One of the toughest challenges to face after uncoupling is learning to sleep alone. While it’s wonderful to stretch out and snag all the blankets, the lack of intimacy can affect you in some surprising ways.
What happens to your body when you are no longer having sex on a regular basis?
Having —or not having—sex affects you in at least 10 ways.
1. Your immune system may suffer.
It hardly seems fair but having less or no sex can negatively affect your immune system, leaving you more vulnerable to viruses. According to a study titled Fertility and Sterility, published in the medical journal, Physiology and Behavior, “sexually active women have higher levels of certain antibodies at different times of their cycle,” probably in preparation for the possibility of pregnancy. To combat the blow to your immune system, get plenty of rest, take your vitamins and eat healthily.
2. Your stress levels may increase.
There are many reasons to feel depressed after a break-up, but it’s not all in your mind. The reaction is based in biology since sex—and the lack of it—can affect your hormones. When you engage in sex your body releases endorphins and other mood-elevating hormones. No sex: no mood elevation. Being a little down is normal for post-break-up abstinence. For now, you’ll have to think up other ways to get those endorphins going. Sniff some vanilla, listen to your favorite music, or watch a funny movie. Be kind to yourself. You deserve some pampering.
3. You might gain weight.
While the lack of sex might inspire an ice cream binge, remember that you are now also burning fewer calories. Sex does count as exercise. Engaging can burn hundreds of calories in an hour. Just kissing can use 68 calories in an hour. Those calories can add up. Don’t binge away your blues. Go for a walk with a friend or take an exercise class. You’ll feel better fending off the weight gain.
4. You might experience more pain.
According to Deborah Barrett Ph.D., LCSW, one of the chemicals that the body releases during sex is the bonding hormon, oxytocin, the same hormone that often leads to spooning and snuggling. Since oxytocin promotes a sense of wellbeing and reduces stress, it also dulls the perception of pain. Endorphins, which are also released during sex, have a chemical structure similar to morphine and are a natural opioid. Some women have noted a difference in the level of pain experienced during arthritis, migraines, and menstrual pain when they are abstinent and when they are not.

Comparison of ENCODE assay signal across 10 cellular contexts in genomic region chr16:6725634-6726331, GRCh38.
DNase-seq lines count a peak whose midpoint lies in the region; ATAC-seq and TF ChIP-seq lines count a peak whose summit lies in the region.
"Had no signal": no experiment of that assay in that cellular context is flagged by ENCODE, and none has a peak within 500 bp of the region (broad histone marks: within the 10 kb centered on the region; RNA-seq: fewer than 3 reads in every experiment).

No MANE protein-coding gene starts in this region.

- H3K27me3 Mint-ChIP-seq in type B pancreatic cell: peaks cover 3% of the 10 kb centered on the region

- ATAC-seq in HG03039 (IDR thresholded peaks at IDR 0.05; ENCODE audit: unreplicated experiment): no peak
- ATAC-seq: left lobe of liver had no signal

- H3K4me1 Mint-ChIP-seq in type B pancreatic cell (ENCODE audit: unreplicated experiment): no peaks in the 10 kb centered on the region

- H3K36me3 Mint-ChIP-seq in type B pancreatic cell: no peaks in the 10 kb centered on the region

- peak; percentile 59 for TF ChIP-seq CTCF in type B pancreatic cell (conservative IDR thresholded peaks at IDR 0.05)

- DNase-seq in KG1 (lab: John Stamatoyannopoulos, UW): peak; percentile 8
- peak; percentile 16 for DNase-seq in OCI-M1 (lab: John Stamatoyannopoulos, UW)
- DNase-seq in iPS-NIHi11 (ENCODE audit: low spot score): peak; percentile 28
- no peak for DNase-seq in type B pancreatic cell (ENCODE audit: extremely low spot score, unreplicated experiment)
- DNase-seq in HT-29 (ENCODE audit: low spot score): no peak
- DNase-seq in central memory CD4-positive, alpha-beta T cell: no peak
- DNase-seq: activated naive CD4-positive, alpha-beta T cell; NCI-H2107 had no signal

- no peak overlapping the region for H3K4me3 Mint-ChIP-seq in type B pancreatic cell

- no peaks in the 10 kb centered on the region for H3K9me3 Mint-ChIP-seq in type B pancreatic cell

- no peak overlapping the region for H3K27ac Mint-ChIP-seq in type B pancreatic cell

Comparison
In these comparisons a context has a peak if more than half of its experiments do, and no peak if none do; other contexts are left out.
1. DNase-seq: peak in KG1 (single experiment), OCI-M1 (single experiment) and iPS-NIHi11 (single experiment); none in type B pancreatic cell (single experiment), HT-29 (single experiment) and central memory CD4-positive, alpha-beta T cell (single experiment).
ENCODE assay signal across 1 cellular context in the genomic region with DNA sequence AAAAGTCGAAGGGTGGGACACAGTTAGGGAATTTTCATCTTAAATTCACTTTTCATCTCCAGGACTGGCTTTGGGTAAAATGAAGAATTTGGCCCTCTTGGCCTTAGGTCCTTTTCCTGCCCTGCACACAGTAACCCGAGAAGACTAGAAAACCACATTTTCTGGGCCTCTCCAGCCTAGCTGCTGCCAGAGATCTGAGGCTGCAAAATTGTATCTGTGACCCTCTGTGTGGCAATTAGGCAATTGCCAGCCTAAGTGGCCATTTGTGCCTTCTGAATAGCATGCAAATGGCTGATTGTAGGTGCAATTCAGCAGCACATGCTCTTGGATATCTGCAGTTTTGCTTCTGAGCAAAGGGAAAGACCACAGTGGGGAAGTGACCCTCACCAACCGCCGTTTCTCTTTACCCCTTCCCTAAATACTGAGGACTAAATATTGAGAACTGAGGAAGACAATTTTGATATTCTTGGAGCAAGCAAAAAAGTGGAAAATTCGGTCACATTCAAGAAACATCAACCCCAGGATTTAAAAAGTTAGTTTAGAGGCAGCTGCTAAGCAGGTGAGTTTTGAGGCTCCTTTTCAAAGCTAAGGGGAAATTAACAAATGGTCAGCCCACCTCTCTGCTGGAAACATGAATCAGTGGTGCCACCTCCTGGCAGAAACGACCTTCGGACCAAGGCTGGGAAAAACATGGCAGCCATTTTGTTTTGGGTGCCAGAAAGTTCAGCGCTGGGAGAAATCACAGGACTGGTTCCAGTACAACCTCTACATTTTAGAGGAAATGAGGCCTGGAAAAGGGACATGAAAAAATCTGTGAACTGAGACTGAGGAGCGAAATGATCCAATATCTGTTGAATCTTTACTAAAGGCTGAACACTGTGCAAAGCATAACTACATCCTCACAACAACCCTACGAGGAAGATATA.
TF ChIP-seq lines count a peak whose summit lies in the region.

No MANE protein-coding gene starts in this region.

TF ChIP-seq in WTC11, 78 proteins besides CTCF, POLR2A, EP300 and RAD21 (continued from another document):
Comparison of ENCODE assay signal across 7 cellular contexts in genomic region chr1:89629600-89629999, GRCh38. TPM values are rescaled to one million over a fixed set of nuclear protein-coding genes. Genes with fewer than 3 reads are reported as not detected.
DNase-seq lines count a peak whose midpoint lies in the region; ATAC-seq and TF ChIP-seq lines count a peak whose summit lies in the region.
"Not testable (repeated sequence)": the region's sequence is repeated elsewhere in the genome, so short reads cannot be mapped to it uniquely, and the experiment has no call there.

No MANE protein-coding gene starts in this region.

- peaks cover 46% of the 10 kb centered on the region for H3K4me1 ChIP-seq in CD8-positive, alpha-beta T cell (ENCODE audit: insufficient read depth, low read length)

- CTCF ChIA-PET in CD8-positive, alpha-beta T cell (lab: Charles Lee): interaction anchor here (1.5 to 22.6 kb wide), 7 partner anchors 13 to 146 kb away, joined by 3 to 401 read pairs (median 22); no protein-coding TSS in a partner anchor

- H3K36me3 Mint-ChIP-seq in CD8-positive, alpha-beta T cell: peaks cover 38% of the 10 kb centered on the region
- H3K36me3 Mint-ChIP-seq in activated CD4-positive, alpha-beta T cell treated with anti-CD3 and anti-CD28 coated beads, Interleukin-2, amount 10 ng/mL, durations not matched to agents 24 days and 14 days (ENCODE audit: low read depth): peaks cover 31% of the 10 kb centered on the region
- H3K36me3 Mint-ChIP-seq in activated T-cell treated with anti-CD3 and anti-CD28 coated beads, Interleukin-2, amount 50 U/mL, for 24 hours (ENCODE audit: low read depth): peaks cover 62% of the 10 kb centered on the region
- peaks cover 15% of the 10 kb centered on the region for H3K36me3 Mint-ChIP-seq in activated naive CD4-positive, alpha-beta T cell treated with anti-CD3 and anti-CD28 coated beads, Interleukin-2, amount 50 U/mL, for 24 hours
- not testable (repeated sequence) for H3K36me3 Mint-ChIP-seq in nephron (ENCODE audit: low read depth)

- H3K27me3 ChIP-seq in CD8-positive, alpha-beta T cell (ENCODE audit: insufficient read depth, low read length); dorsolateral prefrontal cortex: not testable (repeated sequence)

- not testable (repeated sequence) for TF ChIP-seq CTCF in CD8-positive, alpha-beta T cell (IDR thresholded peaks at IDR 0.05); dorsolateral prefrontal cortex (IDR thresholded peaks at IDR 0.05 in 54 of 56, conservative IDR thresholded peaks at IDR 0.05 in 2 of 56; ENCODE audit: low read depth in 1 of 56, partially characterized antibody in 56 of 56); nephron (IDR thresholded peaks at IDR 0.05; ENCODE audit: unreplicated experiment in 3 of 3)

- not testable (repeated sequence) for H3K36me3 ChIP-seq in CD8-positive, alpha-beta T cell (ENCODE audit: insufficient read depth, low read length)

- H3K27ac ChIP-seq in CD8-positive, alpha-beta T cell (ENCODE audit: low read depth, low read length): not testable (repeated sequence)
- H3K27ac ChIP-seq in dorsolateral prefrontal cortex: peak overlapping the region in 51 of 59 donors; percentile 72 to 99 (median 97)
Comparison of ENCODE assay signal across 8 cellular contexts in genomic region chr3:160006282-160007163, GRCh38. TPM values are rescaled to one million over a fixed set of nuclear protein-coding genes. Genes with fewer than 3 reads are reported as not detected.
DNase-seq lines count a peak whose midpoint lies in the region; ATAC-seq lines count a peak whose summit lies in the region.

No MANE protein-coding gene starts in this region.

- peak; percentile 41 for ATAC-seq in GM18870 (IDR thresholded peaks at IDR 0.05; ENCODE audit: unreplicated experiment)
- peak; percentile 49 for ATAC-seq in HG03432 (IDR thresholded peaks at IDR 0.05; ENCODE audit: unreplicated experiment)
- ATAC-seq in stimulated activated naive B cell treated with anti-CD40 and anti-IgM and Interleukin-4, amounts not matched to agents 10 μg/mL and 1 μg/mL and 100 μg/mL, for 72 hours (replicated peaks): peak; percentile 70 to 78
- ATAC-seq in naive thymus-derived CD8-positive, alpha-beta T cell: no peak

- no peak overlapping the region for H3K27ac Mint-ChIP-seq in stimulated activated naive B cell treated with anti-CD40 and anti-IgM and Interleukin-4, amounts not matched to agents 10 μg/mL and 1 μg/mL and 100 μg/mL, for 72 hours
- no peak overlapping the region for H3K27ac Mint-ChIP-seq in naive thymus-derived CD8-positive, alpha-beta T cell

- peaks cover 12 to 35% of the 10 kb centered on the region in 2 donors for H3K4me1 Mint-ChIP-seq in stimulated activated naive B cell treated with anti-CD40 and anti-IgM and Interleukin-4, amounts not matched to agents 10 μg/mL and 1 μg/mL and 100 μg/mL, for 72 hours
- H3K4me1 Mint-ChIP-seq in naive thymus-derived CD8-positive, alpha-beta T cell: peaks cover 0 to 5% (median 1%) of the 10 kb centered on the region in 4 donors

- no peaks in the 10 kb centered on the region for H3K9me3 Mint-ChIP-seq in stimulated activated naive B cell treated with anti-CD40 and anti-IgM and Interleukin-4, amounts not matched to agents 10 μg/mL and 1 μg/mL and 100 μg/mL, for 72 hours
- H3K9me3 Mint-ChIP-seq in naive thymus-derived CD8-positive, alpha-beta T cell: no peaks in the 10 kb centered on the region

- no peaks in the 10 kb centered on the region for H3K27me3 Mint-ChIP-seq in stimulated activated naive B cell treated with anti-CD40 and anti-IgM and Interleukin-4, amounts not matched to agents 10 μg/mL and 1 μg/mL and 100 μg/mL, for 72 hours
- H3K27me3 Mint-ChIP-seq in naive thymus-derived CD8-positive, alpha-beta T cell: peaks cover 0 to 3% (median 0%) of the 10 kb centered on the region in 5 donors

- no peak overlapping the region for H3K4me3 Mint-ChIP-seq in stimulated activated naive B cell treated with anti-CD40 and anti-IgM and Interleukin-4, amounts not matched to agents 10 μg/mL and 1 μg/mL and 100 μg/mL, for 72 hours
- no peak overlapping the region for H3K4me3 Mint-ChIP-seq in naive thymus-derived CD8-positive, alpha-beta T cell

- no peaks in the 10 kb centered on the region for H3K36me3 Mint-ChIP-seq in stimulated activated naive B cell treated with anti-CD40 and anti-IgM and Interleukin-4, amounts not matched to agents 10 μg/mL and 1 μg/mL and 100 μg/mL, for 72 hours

5. Your heart health may suffer.
Because sex delivers a highly palatable source of cardiovascular activity, having a dry run means you need to boost your exercise levels to bolster heart health. Sexercise can use up to 600 different muscles, working the muscles of the arms, legs, and abs. You may one day return to this enjoyable form of exercise, but, in the meantime, it’s smart to find another form of cardio that boosts blood circulation and helps burn calories.
6. Your pelvic health may be affected.
Sex is a good workout for pelvic floor muscles, the same muscles that control urine flow. Doing Kegel exercises every day can help those muscles stay firm.
7. Your skin may lose its glow.
Dr. David Weeks, a clinical neuropsychologist at Royal Edinburgh Hospital, says people who have sex regularly have better-looking skin. Sex both improves circulation and releases the human growth hormone that makes skin look more elastic. Weeks shared his research into the topic with the British Psychology Society saying that those who had sex more often tended to look younger than their age.
8. You may find it harder to sleep.
Sex boosts estrogen which enhances a woman’s REM cycle. That cycle is when most of your dreams happen. Less sex-boosted estrogen and you may spend less time in the REM cycle. Since sex decreases cortisol, no sex can mean more stress, making it harder to fall asleep or sleep through the night.
9. Your self-esteem may suffer.
Given some of the things that happen to your body when you stop having regular sex, a loss of self-esteem is not surprising. Weighing the possibility of weight gain, dull skin, fewer feel-good hormones and feeling undeservedly undesirable, a person’s self-esteem could take a hit. Don’t despair. This too will pass. Find something you love doing and focus time on that. Go back to school. Start a new business. Take a trip. Surround yourself with supportive friends.
10. Your libido may be affected.
Some women find that after a period of abstinence it takes a little longer to get aroused the next time they have sex.
11. Abstinence involves some health risks but also benefits.
While men’s risk of prostate cancer goes up if they abstain for a long time, women find they have fewer urinary tract infections. However, sleeping with a new partner after a period of abstinence has also been shown to cause UTIs. Both men and women who abstain lower their risks of getting an STD.
If you notice any of these changes, don’t worry. They are likely temporary and may easily be reversed.